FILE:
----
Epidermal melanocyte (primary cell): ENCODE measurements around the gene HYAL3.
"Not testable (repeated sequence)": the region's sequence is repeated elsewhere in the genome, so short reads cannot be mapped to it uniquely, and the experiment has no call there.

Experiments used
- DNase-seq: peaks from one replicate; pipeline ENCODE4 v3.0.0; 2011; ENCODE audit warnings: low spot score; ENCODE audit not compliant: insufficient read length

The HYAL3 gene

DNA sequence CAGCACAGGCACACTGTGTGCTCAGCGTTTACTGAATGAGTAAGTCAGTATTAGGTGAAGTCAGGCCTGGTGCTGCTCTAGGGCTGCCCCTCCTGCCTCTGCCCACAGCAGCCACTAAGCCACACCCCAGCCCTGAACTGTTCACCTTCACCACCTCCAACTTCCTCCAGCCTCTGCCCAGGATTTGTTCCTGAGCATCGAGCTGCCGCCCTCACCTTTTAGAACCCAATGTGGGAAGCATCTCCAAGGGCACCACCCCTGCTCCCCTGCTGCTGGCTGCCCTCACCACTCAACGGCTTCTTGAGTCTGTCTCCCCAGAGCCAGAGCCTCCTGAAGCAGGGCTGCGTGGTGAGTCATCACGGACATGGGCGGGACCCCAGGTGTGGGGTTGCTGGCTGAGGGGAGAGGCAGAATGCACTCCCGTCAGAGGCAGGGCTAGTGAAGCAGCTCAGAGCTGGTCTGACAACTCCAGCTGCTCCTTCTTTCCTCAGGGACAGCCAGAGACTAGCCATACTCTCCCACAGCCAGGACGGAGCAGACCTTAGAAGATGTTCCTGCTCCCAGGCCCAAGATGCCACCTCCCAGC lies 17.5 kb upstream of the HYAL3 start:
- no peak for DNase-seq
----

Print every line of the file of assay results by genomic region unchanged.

Epidermal melanocyte (primary cell): ENCODE measurements around the gene HYAL3.
"Not testable (repeated sequence)": the region's sequence is repeated elsewhere in the genome, so short reads cannot be mapped to it uniquely, and the experiment has no call there.

Experiments used
- DNase-seq: peaks from one replicate; pipeline ENCODE4 v3.0.0; 2011; ENCODE audit warnings: low spot score; ENCODE audit not compliant: insufficient read length

The HYAL3 gene

DNA sequence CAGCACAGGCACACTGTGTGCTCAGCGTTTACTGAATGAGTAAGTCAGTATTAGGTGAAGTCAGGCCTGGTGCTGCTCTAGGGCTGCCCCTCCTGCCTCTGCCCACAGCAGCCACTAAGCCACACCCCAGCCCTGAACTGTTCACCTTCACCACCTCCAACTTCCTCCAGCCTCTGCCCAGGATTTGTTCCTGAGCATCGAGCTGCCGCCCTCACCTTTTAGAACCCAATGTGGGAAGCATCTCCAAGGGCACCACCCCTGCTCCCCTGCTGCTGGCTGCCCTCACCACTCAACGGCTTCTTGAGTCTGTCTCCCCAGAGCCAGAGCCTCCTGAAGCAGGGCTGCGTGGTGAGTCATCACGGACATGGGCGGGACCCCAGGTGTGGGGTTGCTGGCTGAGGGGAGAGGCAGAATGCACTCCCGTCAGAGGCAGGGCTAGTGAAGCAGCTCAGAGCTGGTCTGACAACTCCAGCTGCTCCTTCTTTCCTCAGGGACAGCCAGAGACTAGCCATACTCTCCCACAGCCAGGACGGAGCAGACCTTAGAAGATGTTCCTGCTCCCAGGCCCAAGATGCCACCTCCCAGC lies 17.5 kb upstream of the HYAL3 start:
- no peak for DNase-seq